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William Shakespeare

What is a chorus in Shakespeare?


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Anonymous
2020-04-20 09:12:59
2020-04-20 09:12:59

don't know


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Wiki User
2009-05-26 21:15:26
2009-05-26 21:15:26

The chorus is a group of people (or sometimes even one person) who recite(s) the prologue/introduction to each act in Shakespeare's plays. In Romeo and Juliet, the prologue and introductions are all in sonnet form. The prologue to Romeo and Juliet simply gives a sense of what the play is about, and the introductions to the rest of the acts sort of summarise what is to come as well. I guess the chorus is sort of like an overture in an opera; it sets the mood. Also, because the audience in Shakespeare's day was so rude and often extremely noisy, the prologue actually tells the audience to be quiet and pay attention.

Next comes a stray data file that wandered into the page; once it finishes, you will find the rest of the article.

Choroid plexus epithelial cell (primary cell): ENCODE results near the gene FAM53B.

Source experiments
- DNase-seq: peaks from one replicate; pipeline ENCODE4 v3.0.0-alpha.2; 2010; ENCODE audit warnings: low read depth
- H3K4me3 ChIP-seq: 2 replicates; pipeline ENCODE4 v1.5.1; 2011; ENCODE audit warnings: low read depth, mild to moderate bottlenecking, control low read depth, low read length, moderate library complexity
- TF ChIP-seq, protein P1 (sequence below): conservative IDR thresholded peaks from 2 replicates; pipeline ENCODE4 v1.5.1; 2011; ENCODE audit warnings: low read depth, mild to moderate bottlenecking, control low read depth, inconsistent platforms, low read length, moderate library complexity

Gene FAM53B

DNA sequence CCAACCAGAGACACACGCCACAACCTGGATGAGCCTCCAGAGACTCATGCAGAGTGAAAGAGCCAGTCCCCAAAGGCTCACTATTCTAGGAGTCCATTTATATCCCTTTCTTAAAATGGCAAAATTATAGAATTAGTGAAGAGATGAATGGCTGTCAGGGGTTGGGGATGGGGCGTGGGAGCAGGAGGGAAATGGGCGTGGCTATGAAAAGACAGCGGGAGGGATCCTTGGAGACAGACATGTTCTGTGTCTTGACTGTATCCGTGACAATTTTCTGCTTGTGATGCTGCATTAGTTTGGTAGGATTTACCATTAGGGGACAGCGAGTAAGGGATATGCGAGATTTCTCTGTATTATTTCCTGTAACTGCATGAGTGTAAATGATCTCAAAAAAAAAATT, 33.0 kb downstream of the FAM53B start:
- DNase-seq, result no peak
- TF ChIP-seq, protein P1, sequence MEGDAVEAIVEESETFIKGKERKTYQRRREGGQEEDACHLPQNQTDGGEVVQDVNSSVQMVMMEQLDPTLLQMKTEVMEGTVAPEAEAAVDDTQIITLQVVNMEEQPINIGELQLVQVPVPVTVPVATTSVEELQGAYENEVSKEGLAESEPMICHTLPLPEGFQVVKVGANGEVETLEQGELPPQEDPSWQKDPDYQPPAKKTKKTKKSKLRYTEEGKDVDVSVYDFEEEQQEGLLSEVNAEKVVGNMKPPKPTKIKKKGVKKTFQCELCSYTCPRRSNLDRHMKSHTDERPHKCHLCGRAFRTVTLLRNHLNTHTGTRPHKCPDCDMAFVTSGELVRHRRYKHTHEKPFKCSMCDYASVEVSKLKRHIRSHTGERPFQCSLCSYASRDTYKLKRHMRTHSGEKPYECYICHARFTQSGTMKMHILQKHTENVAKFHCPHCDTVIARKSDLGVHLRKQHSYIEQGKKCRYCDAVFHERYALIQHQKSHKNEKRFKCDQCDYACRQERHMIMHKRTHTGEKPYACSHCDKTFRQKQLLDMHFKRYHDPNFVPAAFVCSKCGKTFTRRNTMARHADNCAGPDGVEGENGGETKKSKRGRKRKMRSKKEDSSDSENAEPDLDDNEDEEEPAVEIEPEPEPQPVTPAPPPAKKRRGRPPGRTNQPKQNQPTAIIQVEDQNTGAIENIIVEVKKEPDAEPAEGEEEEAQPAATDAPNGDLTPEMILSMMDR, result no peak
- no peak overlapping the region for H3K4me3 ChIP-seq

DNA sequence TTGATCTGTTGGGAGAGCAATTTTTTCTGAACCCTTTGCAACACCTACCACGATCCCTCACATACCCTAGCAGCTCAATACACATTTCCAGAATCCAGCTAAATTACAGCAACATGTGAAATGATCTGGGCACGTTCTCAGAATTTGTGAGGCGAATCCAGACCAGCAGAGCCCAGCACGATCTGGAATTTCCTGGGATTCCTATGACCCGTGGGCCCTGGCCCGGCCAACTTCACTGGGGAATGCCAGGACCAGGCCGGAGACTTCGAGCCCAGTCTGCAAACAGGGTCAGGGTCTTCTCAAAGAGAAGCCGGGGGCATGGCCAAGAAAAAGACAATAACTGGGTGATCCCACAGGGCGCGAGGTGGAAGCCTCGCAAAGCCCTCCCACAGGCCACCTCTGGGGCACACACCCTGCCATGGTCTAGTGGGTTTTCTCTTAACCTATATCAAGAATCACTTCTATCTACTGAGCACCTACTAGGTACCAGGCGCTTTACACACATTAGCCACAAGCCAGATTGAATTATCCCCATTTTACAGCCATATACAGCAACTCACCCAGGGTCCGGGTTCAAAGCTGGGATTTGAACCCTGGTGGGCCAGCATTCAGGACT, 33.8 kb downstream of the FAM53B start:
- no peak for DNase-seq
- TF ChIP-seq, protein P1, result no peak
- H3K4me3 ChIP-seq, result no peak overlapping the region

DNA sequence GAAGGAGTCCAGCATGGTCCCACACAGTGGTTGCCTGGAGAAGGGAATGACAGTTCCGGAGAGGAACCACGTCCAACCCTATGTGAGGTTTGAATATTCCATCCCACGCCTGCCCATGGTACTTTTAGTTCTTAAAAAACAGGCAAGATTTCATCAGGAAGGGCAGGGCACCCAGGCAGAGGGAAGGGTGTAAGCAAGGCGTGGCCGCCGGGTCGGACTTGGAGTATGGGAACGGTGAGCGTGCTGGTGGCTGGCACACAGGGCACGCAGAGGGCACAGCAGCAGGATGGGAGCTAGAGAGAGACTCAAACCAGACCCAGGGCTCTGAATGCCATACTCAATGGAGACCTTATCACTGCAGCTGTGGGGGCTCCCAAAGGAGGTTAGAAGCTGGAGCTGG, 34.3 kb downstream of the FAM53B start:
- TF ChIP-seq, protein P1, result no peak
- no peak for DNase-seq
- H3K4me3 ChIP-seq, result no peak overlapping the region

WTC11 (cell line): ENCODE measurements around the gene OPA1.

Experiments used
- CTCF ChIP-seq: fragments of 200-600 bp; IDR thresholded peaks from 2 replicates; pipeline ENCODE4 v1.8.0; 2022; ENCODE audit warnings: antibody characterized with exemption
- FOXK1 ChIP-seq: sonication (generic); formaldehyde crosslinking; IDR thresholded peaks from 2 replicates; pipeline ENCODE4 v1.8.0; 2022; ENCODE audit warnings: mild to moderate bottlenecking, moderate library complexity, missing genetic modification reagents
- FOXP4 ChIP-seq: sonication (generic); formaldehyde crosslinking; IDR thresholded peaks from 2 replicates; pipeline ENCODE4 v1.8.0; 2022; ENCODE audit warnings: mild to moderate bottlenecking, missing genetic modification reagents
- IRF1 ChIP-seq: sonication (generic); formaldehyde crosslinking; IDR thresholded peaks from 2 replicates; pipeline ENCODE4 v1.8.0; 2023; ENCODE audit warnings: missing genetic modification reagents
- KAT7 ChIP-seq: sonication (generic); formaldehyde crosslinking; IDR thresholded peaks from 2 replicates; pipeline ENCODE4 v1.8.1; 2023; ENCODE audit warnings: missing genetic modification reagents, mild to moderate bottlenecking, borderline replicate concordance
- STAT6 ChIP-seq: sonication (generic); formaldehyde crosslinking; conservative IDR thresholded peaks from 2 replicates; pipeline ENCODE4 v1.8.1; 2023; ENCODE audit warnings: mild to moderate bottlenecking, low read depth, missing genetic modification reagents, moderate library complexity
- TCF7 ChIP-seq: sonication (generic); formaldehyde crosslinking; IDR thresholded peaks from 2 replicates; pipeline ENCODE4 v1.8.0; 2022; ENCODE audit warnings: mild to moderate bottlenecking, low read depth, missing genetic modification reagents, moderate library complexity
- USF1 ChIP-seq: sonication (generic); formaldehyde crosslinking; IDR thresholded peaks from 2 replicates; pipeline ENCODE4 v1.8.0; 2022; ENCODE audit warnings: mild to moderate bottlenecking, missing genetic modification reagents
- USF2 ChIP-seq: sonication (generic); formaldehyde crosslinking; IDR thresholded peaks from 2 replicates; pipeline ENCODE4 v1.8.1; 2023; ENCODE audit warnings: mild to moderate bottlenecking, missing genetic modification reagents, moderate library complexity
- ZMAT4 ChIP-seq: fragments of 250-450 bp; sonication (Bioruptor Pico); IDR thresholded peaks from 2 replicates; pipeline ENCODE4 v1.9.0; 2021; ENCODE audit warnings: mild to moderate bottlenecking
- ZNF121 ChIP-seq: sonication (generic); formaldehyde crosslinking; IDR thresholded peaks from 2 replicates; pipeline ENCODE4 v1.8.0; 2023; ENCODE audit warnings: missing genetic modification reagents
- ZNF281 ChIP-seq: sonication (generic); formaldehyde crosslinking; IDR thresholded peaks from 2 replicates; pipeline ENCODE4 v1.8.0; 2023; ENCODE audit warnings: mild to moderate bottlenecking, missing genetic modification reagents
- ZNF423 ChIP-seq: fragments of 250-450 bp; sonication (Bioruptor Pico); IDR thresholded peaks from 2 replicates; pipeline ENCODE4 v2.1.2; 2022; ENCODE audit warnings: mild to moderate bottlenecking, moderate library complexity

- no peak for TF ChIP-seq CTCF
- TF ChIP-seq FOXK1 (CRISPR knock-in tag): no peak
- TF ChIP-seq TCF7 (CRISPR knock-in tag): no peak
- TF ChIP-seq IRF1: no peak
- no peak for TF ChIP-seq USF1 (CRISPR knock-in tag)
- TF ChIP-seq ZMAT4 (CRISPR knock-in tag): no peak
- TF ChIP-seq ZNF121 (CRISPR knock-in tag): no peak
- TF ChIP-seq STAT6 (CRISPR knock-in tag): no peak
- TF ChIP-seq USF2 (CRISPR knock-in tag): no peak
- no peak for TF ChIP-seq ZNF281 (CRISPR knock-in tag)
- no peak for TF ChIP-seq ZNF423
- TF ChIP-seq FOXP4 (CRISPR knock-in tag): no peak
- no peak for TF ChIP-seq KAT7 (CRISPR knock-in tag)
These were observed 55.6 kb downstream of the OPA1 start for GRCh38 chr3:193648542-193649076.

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The chorus in Henry V is Shakespeare's best use of this device. It is particularly effective because, as the chorus points out, the action is grandiose and encompasses England and France and the famous battle of Agincourt.

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I know the words for the chorus but not the verse. Shakespeare wrote in verse.

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The chorus in plays such as Romeo and Juliet, Pericles and Henry V, gives background information and helps to set the stage for the action to come.


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